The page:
I've got this small thing (see attached pictures) in my third-floor bedroom wall that previous tenants have simply painted over. It's about 1 inch in diameter, sitting about 5 feet off the floor, and has two smaller bumps on it. It also has two protruding notches on either side, one of which is visible in the upper right in the image. It feels rather hard and solid. Magnets do stick to it.

I'd like to pull it off/out of the wall, but my concern is that it might be something where it would be unsafe for me to do that or would be better left to a professional. In particular, I'm concerned it may be some old relic of the knob and tube which I know exists in my building. It could be a completely random/innocuous object, but I want to play it safe.

I've got two related questions.

  1. Can anyone give a guess as to what this is?
  2. If no one can determine what this is from the pictures, is there a way I can try to investigate this to determine if it's safe for me to pull off/out of the wall?

If it matters, the building is from the 1890's.

wall bump with tape measure showing 1-inch

side angle highlighting the protrusion

EDIT: Thank you everyone for replying. I ended up taking a knife and carefully scraping away at it. After scraping away enough layers of paint, I simply revealed metal. The two bumps on the top were just pieces of what seemed like putty (e.g., plumber's putty). Ultimately I think the responses indicating it is a cap for the end of a pipe were correct as it appears to resemble something like the image below. I was hoping this was something I could remove myself, but more likely I'll have to call a trained professional in to investigate further.

Thanks for all your help!

example image of cap matching object in wall

  • 4
    Do you know if this house ever had gas lighting fixtures, before the knob-and-tube was installed? Sep 8, 2019 at 0:58
  • 8
    You could start by scraping the paint off and see what you get.
    – JACK
    Sep 8, 2019 at 1:05
  • 2
    @JACK I'll try that. I was afraid to scrape, but when I can I'll do that and report back.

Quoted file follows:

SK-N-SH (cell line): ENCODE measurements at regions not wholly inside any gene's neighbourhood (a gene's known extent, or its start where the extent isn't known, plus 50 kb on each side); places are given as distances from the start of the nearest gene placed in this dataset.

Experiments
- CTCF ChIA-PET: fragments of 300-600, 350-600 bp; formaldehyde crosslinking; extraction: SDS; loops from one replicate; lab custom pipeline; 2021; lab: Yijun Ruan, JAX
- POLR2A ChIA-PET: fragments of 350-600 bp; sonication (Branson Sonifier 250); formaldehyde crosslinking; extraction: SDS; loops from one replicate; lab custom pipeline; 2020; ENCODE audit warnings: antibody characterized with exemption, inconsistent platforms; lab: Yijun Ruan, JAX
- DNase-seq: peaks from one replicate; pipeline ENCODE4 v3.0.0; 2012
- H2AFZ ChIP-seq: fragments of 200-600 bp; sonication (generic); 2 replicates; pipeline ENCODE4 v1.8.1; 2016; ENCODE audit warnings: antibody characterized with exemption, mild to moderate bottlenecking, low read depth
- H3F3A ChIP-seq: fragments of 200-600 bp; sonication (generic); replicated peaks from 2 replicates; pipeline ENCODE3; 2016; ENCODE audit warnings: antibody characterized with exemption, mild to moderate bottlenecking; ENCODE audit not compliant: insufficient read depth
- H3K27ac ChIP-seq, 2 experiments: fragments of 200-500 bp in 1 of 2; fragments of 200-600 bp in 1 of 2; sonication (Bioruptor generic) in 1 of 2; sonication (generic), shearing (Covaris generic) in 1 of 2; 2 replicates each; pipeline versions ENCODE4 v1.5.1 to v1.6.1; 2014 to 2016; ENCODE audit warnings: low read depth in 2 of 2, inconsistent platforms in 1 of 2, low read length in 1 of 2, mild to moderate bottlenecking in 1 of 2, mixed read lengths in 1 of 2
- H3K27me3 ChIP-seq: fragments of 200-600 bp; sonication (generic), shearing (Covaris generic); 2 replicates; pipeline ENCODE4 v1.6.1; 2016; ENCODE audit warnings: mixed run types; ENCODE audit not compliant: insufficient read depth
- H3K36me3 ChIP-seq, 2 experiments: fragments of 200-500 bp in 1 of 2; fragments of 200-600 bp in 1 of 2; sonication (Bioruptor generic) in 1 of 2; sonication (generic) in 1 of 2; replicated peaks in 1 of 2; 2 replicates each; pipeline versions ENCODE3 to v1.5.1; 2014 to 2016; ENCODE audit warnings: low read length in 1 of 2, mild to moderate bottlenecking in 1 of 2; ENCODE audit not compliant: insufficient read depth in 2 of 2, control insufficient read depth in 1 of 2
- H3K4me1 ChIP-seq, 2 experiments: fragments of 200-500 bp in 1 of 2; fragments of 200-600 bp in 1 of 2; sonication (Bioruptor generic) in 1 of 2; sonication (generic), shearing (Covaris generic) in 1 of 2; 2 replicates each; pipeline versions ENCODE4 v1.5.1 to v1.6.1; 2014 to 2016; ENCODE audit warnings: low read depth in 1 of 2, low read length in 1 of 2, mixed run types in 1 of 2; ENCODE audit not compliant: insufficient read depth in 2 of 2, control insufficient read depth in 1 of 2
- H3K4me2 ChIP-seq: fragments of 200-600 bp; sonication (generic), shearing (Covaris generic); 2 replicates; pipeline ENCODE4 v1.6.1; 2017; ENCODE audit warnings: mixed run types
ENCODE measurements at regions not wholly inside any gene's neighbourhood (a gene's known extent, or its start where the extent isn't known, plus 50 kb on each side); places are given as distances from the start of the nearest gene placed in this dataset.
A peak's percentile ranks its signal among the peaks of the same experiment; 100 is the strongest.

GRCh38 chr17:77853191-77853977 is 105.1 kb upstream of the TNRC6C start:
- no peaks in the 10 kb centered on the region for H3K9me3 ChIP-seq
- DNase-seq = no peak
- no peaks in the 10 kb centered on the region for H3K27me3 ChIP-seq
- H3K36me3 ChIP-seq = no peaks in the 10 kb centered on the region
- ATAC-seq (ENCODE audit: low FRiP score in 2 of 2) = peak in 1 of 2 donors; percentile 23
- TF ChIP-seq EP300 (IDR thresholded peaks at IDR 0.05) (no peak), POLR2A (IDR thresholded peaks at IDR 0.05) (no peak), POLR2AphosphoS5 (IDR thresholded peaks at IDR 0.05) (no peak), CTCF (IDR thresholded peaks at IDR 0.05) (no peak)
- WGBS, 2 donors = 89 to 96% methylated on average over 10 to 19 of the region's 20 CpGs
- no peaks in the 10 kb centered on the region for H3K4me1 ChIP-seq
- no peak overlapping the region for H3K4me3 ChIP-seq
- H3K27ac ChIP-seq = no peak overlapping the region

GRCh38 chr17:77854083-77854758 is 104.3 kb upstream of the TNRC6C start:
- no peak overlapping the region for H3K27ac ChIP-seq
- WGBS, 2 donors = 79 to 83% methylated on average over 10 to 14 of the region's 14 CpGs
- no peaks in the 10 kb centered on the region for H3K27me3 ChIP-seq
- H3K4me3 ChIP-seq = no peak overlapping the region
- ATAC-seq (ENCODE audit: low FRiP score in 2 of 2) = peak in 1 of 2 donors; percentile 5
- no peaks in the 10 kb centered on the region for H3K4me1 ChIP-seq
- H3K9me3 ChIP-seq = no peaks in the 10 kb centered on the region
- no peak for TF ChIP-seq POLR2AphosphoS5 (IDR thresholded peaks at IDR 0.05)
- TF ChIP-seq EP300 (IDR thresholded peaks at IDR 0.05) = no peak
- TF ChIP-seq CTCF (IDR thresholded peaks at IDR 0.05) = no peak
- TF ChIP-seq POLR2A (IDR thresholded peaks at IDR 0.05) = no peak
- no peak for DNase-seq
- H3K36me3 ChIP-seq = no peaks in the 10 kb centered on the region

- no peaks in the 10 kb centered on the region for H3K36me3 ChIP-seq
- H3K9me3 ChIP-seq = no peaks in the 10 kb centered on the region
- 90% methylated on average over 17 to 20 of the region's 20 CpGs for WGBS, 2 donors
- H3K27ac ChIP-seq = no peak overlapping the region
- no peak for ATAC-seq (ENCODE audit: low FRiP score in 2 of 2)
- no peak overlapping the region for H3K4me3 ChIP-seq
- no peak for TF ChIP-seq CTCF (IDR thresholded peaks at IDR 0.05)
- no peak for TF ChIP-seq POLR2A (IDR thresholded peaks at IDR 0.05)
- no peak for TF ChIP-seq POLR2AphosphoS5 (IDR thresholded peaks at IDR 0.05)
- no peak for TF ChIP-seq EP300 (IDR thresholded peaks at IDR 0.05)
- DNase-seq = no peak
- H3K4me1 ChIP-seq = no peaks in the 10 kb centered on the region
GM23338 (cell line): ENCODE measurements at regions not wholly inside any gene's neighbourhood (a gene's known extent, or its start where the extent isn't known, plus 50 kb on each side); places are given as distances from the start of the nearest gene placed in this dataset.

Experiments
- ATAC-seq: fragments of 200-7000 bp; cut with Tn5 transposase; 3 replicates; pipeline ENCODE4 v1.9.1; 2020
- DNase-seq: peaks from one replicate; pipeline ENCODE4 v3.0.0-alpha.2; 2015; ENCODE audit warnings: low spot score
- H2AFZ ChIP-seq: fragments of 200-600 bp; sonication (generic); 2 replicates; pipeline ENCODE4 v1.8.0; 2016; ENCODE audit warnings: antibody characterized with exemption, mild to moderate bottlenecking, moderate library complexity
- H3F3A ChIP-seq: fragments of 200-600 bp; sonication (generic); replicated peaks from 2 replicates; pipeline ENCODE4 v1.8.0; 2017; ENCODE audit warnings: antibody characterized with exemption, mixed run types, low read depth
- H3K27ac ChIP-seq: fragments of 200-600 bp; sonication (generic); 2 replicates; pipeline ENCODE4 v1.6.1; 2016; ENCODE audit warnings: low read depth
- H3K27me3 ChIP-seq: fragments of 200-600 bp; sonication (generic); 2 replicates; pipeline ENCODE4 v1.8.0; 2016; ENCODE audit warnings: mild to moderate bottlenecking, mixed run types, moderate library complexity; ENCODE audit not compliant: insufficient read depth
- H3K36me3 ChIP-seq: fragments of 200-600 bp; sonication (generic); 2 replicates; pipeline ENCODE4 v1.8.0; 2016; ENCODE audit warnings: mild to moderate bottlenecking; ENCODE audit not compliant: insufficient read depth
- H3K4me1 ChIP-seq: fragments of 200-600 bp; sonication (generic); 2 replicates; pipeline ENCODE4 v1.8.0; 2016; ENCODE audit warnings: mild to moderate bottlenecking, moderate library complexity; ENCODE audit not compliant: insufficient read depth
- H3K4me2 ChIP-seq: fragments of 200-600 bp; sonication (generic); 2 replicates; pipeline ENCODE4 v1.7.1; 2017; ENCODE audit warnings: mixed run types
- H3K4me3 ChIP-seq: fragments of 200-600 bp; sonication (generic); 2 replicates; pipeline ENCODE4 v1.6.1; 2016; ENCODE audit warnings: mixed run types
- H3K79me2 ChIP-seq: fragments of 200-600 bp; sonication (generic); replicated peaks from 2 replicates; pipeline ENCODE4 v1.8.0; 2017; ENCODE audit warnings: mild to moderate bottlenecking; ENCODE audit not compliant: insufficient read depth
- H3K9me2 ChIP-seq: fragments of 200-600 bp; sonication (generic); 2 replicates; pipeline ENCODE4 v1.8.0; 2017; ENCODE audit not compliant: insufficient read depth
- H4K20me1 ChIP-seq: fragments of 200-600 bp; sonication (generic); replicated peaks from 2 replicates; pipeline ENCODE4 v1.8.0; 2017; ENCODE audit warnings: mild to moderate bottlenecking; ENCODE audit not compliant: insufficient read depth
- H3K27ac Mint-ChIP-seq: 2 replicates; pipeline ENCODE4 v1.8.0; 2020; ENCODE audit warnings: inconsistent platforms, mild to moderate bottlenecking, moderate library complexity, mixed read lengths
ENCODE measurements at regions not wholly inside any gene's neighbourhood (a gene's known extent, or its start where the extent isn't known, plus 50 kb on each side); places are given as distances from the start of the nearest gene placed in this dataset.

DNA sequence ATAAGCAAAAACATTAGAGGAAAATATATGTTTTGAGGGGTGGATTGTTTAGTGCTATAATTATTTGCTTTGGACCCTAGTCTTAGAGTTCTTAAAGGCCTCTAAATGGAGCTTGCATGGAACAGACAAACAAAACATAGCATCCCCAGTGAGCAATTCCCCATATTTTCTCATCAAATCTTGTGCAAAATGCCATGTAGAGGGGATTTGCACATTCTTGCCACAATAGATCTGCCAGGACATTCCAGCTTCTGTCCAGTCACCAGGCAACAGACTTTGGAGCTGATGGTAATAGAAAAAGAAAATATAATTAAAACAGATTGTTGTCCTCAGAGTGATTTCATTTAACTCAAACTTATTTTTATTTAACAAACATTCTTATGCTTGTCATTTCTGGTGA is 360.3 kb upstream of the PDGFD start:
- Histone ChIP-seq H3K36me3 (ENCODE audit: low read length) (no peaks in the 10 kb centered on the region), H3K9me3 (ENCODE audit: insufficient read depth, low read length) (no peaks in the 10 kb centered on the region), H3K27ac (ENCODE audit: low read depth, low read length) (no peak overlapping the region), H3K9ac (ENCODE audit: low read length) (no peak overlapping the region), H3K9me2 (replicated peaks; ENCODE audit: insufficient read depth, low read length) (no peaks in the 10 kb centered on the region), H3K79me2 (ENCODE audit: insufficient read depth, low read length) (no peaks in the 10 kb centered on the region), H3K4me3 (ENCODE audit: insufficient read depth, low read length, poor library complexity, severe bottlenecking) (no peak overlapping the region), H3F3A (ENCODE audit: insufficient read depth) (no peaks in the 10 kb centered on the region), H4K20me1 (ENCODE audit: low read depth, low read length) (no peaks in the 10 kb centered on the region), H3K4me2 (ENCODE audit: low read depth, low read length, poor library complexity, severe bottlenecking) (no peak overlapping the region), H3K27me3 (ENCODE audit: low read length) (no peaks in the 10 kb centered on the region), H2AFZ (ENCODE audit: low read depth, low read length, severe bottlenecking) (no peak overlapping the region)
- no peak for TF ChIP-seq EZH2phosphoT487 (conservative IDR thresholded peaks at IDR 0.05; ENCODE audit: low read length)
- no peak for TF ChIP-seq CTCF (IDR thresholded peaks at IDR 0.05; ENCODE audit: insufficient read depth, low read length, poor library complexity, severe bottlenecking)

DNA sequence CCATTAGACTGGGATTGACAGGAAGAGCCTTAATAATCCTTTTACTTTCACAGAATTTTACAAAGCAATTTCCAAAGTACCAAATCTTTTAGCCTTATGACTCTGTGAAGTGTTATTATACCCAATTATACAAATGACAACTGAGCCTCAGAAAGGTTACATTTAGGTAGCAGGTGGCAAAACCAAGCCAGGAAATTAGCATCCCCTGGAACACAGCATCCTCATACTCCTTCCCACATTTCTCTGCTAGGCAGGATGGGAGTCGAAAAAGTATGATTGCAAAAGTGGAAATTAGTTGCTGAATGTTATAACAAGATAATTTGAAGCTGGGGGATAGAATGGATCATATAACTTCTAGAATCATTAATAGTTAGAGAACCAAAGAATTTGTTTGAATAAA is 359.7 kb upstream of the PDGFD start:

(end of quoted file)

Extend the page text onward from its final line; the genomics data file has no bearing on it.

– zephyr
    Sep 8, 2019 at 1:21
  • 3
    Be careful with peeling off that paint. Looks like it might be lead-based.
    – vol7ron
    Sep 8, 2019 at 21:23
  • 3
    @LeeSam As long as the gas is inside whatever you're peeling at and you're only peeling at the outside, the spark will never reach the gas. So, no.
    – Mast
    Sep 9, 2019 at 13:59

2 Answers 2


Given age of building, shape and "magnets stick to it" I'm going with old gas pipe.

Old gas pipe is not generally something you want to mess with, especially if your use of "tenants" implies rental rather than ownership. Hang a picture so it's covered, or something like that, and forget about it.

If you own rather than rent, and can trace and verify that the gas pipe in question is ACTUALLY, for sure, disconnected, you can remove it, but it's a fair amount of work.

  • 13
    "A fair amount of work" is an understatement. Sep 8, 2019 at 21:30
  • 17
    This is contractor level, with multiple teams to do inspection and making sure you do not blow up the house... highly recommend to NOT DIY.
    – Nelson
    Sep 9, 2019 at 3:50
  • 2
    @Nelson: If there's not presently any gas service, it wouldn't be any big safety deal, but removing these kind of pipes is just extraordinarily difficult. Sep 9, 2019 at 19:26
  • @R.. The thing with gas pipes is... there's just no easy way to find out. If you screw up, you are going to have to evacuate the house and call the gas company, then they'll have to shut off gas to your house, bill you for the repair, and you'll be back to square one with a giant bill. It's just not worth the risk.
    – Nelson
    Sep 10, 2019 at 2:27
  • 3
    @Nelson: See "if there's not presently any gas service". Sep 10, 2019 at 3:35

It is a pipe end cap. See the lugs on the side, they are to fit a wrench to install/remove it. Two likely pipe contents are gas or water. Two likely states are pressurised or decommissioned. If you remove the cap, pressurised water would be messy, gas would be dangerous. Call an expert.

  • 1
    Hello, and welcome to Home Improvement. Thanks for the answer; keep 'em coming. And, you should probably take our tour so you'll know how best to contribute here. Sep 8, 2019 at 23:00

Your Answer

By clicking “Post Your Answer”, you agree to our terms of service and acknowledge you have read our privacy policy.

Not the answer you're looking for? Browse other questions tagged or ask your own question.